If you think that most PHP developers are extremely bad, I think that you need to look around at all developers. You find really bad code in all languages

In my experience, the average C++ programmer is very bad. Yet he is way better than the average Java programmer, which is in turn way better than the average PHP programmer.
It seems that the more the language requires skill to use, the more the actual average programmer is skilled (this is obviously a big generalization).

As a matter of fact, I doubt the average PHP programmer is able to parse some data according to some grammar (PHP doesn't even have built-in support for lex/yacc-like functionality, so it does not make it any easier).
If the average PHP programmer even understands PCRE, he's above average. (as a matter of fact, a lot of PHP applications implement parsers using them, even when they're totally ill-suited and far from asymptotically optimal -- a potential justification is that PHP is so slow it's much faster to rely on an engine coded in C anyway)

I think that you are sadly mistaken, especially if you think this "Web 2.0" thing is a hype

It's a new name for a concept that is not new at all, the web has always been like this, people are just rediscovering it.
Hence it is nothing more than a buzz.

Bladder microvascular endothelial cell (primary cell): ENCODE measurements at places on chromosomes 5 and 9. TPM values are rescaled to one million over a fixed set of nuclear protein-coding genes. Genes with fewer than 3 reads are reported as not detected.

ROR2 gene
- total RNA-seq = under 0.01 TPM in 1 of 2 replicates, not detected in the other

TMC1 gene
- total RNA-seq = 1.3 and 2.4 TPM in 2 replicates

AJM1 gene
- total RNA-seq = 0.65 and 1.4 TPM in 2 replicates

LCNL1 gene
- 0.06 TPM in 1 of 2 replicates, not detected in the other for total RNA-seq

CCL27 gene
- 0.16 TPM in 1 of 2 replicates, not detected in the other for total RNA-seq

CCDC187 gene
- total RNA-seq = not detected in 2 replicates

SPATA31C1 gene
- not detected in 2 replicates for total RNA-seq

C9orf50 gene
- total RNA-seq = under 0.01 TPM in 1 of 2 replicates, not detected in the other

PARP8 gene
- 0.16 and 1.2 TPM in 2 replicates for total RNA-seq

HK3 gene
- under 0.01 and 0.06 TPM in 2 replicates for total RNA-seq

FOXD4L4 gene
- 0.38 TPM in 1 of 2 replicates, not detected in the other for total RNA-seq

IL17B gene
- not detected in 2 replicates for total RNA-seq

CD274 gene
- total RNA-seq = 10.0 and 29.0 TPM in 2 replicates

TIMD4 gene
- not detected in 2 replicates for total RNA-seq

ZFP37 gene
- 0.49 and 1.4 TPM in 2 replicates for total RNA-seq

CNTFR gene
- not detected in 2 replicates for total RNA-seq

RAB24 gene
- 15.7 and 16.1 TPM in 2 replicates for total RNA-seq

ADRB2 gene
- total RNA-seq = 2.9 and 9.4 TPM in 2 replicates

Re:Just teach people how to code (1)

jonaskoelker (922170) | more than 5 years ago | (#28398543)

in the case of PHP applications, you simply need to apply trivial conversions such as htmlspecialchars() or mysql_escape_char()

Let's see. You have to

  • Know to do it.
  • Remember to do it.
  • Be careful to only do it once.
  • Actually type the characters.

One of them is incredibly easy.

The rest could be made a lot easier with a static type system where you can create a type HtmlString and offer htmlspecialchars() as the only conversion from String to HtmlString, and only allow instances of HtmlString to be output. Similarly for SQL.

Doing things the hard way instead of the easy way (and insisting others also do it the hard way) for no good reason is not something to be proud of.

Now, don't get me wrong. I don't like typing type names all the time. Which is why type inference is for the win. It's a shame it hasn't become popular outside the ML family (ML, OCaml, Haskell, probably others).

Re:Just teach people how to code (1)

loufoque (1400831) | more than 5 years ago | (#28398751)

The rest could be made a lot easier with a static type system where you can create a type HtmlString and offer htmlspecialchars() as the only conversion from String to HtmlString, and only allow instances of HtmlString to be output. Similarly for SQL.

Could be interesting.
I guess you could implement that approach in any language with support for user-defined implicit conversions (C++ comes to mind, albeit I've heard Scala does it too).

Now, don't get me wrong. I don't like typing type names all the time.

Typing the types explicitly is only possible for statically typed variables, and PHP is dynamically typed (well, it does allow to add explicit type information, but it's nothing more than a runtime check).